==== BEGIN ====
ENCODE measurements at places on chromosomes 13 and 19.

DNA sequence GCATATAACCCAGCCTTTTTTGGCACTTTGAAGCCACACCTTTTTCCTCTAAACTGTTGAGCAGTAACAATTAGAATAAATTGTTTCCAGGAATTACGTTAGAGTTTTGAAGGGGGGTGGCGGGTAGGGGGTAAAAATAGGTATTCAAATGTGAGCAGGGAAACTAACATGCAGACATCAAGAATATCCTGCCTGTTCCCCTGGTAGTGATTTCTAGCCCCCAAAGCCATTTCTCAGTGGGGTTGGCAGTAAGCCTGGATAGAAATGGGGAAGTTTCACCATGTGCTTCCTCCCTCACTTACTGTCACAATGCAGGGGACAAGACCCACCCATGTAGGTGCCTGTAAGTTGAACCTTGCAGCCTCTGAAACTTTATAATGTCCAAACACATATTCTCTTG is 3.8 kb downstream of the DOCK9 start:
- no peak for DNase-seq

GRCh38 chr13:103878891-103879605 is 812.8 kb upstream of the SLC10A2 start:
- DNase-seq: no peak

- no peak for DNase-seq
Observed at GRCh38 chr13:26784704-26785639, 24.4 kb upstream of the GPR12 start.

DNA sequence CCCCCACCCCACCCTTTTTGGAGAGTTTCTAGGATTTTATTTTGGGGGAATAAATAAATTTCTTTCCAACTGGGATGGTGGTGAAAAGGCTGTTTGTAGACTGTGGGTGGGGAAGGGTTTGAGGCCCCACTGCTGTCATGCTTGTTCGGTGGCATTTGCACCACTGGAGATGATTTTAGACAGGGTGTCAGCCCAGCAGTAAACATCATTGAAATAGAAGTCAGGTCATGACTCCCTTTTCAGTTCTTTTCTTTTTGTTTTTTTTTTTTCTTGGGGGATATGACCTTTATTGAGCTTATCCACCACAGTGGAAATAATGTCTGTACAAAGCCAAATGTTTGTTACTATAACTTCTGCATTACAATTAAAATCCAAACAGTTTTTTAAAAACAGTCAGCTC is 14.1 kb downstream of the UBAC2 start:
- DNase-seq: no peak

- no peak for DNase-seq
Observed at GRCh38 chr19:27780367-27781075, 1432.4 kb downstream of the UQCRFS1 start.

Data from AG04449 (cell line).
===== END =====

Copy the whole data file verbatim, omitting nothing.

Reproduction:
ENCODE measurements at places on chromosomes 13 and 19.

DNA sequence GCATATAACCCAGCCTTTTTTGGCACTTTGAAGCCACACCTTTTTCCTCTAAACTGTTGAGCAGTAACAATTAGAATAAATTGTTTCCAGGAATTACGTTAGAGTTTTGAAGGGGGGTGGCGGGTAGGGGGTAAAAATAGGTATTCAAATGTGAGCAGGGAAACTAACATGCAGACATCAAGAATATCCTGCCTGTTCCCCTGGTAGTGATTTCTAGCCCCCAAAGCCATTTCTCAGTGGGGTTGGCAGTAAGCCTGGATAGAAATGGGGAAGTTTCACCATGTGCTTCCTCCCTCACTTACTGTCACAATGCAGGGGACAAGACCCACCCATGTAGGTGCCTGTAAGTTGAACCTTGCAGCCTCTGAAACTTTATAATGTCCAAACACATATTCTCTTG is 3.8 kb downstream of the DOCK9 start:
- no peak for DNase-seq

GRCh38 chr13:103878891-103879605 is 812.8 kb upstream of the SLC10A2 start:
- DNase-seq: no peak

- no peak for DNase-seq
Observed at GRCh38 chr13:26784704-26785639, 24.4 kb upstream of the GPR12 start.

DNA sequence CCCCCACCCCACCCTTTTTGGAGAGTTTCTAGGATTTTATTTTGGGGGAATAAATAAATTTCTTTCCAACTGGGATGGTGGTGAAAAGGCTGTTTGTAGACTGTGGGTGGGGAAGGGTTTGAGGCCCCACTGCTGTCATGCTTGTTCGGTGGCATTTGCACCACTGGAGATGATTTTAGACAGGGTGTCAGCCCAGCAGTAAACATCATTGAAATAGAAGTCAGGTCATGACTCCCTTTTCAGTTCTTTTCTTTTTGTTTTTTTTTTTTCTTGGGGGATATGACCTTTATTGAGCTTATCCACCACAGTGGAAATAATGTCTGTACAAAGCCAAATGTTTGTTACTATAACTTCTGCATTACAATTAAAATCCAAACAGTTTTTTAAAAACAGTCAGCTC is 14.1 kb downstream of the UBAC2 start:
- DNase-seq: no peak

- no peak for DNase-seq
Observed at GRCh38 chr19:27780367-27781075, 1432.4 kb downstream of the UQCRFS1 start.

Data from AG04449 (cell line).